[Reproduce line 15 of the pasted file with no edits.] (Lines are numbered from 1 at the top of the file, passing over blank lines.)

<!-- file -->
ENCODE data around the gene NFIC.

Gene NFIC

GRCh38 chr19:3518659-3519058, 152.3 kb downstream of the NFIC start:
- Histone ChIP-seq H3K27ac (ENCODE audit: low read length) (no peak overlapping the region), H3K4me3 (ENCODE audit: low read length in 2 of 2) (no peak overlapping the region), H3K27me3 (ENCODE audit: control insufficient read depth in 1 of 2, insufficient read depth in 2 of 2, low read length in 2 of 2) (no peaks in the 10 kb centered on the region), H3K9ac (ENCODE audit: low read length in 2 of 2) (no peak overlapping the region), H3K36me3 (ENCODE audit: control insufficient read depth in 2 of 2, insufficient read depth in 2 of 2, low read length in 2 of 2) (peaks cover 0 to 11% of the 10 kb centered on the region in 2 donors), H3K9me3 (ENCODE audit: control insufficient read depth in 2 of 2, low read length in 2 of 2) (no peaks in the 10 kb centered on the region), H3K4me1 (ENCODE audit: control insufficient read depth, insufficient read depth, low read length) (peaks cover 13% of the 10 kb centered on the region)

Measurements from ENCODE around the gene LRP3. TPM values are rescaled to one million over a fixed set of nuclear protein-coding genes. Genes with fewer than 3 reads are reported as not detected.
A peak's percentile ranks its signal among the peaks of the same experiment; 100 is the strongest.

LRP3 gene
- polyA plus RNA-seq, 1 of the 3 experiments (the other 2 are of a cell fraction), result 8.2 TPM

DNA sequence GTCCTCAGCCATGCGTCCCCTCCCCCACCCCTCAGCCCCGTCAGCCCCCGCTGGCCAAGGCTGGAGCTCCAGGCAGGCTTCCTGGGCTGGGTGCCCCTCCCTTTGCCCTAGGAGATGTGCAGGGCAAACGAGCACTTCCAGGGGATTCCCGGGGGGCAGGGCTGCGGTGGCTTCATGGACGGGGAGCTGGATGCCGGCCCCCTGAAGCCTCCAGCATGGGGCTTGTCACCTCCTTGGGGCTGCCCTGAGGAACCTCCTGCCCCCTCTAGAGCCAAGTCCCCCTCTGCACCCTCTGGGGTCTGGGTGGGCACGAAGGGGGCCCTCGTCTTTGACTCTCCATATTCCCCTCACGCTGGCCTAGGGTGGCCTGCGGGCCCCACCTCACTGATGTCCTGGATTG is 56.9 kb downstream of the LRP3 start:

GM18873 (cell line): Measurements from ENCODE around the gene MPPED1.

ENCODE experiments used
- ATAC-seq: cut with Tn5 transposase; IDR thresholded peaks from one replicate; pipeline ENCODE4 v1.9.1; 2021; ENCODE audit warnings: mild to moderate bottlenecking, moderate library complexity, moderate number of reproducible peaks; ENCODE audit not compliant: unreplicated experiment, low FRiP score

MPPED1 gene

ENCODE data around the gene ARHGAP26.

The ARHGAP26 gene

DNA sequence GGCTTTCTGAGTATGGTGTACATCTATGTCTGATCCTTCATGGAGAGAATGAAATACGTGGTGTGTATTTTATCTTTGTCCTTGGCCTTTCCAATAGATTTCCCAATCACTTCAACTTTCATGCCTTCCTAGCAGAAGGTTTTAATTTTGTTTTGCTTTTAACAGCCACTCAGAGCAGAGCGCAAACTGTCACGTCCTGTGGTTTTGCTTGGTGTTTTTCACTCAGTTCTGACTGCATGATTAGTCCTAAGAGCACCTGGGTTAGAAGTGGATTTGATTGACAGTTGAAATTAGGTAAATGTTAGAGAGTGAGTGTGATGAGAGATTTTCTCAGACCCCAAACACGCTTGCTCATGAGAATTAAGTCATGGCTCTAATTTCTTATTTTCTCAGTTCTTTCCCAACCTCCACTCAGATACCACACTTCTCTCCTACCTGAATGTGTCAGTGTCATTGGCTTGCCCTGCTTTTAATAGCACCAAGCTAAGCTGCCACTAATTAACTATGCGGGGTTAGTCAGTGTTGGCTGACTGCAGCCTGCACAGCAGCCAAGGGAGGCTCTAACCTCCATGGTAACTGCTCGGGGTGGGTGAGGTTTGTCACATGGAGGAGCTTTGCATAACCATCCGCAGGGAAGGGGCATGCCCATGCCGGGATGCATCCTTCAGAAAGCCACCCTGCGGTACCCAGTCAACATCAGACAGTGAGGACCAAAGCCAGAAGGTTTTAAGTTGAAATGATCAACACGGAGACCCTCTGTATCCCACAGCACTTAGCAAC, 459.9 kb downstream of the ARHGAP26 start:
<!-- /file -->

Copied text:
The ARHGAP26 gene